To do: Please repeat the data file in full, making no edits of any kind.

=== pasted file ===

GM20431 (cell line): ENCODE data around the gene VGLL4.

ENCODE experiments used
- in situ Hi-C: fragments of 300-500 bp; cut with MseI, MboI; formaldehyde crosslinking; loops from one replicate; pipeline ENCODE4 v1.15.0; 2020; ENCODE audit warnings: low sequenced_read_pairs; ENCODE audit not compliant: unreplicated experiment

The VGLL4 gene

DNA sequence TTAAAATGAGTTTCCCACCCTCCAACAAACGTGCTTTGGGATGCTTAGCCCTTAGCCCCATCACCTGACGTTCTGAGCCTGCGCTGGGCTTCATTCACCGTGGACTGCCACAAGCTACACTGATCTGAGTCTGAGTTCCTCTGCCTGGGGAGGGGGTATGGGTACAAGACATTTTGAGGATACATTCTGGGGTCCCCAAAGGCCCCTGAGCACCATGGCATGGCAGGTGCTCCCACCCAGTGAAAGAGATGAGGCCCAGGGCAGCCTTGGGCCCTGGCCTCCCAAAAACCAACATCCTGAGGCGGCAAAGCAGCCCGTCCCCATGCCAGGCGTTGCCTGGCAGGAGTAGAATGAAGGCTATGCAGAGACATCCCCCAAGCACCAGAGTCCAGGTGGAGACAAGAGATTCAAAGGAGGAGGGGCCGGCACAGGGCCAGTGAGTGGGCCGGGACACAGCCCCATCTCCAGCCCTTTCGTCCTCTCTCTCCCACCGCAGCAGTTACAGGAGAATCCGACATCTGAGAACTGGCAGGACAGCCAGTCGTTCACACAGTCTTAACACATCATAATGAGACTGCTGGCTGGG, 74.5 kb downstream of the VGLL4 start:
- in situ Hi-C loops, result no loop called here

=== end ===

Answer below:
GM20431 (cell line): ENCODE data around the gene VGLL4.

ENCODE experiments used
- in situ Hi-C: fragments of 300-500 bp; cut with MseI, MboI; formaldehyde crosslinking; loops from one replicate; pipeline ENCODE4 v1.15.0; 2020; ENCODE audit warnings: low sequenced_read_pairs; ENCODE audit not compliant: unreplicated experiment

The VGLL4 gene

DNA sequence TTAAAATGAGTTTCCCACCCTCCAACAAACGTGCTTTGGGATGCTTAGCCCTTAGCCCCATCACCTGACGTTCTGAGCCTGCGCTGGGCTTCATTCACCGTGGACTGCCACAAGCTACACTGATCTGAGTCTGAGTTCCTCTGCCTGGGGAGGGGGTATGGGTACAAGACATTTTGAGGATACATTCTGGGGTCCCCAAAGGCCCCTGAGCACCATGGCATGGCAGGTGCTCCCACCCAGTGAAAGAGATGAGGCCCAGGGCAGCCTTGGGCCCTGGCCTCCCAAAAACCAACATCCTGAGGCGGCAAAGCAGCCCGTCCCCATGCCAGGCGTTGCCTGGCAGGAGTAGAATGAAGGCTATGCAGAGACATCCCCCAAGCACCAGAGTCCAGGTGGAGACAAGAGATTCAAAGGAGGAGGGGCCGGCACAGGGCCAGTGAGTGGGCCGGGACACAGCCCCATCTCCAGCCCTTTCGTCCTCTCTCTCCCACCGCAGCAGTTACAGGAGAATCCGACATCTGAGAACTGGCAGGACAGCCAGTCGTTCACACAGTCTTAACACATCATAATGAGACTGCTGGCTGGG, 74.5 kb downstream of the VGLL4 start:
- in situ Hi-C loops, result no loop called here